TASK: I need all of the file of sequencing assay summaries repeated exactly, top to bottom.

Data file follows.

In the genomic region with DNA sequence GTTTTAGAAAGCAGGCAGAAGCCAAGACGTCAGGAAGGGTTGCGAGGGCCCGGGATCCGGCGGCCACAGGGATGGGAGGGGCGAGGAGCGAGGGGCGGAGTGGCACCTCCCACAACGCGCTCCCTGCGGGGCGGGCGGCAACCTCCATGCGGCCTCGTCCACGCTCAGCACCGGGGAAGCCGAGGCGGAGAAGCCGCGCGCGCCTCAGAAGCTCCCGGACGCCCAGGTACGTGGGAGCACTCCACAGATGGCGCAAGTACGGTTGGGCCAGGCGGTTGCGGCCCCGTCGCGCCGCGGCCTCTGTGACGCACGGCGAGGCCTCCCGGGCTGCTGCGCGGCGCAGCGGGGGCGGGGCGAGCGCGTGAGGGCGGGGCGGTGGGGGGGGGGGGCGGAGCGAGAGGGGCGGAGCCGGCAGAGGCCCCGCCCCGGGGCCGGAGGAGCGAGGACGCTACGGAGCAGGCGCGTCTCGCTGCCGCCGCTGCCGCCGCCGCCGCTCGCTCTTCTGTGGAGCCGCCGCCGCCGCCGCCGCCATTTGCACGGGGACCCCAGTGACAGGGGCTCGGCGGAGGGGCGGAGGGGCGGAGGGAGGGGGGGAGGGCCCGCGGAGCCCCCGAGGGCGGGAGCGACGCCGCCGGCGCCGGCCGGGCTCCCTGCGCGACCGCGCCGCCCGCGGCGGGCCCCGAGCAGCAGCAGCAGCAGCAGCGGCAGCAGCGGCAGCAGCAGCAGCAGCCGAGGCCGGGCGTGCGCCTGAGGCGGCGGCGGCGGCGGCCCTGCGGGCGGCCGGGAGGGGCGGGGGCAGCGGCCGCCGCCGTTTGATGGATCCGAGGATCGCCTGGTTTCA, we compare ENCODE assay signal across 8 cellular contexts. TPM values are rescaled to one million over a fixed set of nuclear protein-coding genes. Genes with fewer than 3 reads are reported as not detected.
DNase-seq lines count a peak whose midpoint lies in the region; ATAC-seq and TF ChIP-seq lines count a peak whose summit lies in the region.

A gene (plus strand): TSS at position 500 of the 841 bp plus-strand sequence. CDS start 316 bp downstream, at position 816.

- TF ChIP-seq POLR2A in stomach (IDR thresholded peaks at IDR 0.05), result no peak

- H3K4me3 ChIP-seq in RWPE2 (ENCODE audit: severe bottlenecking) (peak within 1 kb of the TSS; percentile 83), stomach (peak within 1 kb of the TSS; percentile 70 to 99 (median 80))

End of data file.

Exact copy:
In the genomic region with DNA sequence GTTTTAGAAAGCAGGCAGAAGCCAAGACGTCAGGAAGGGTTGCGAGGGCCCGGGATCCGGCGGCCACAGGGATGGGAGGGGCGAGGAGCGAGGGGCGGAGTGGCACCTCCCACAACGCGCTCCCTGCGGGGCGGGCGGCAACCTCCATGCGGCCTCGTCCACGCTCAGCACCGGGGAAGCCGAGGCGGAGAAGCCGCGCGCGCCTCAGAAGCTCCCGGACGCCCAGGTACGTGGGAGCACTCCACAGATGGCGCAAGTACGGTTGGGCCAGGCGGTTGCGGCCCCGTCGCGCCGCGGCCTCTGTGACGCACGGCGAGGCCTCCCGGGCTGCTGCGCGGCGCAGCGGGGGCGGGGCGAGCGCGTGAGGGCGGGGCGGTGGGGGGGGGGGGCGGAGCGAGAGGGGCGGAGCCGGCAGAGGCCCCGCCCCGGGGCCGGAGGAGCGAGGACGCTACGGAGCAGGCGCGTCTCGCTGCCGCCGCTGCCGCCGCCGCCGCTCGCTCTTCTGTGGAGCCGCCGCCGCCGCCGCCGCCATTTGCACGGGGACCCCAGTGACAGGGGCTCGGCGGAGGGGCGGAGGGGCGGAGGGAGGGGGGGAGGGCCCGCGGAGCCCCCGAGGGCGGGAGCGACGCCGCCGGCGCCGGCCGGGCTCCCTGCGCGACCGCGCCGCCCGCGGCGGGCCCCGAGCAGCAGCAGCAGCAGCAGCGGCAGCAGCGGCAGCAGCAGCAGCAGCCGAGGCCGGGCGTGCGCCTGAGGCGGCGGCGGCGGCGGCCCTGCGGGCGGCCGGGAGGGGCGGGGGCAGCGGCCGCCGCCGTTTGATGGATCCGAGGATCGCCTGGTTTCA, we compare ENCODE assay signal across 8 cellular contexts. TPM values are rescaled to one million over a fixed set of nuclear protein-coding genes. Genes with fewer than 3 reads are reported as not detected.
DNase-seq lines count a peak whose midpoint lies in the region; ATAC-seq and TF ChIP-seq lines count a peak whose summit lies in the region.

A gene (plus strand): TSS at position 500 of the 841 bp plus-strand sequence. CDS start 316 bp downstream, at position 816.

- TF ChIP-seq POLR2A in stomach (IDR thresholded peaks at IDR 0.05), result no peak

- H3K4me3 ChIP-seq in RWPE2 (ENCODE audit: severe bottlenecking) (peak within 1 kb of the TSS; percentile 83), stomach (peak within 1 kb of the TSS; percentile 70 to 99 (median 80))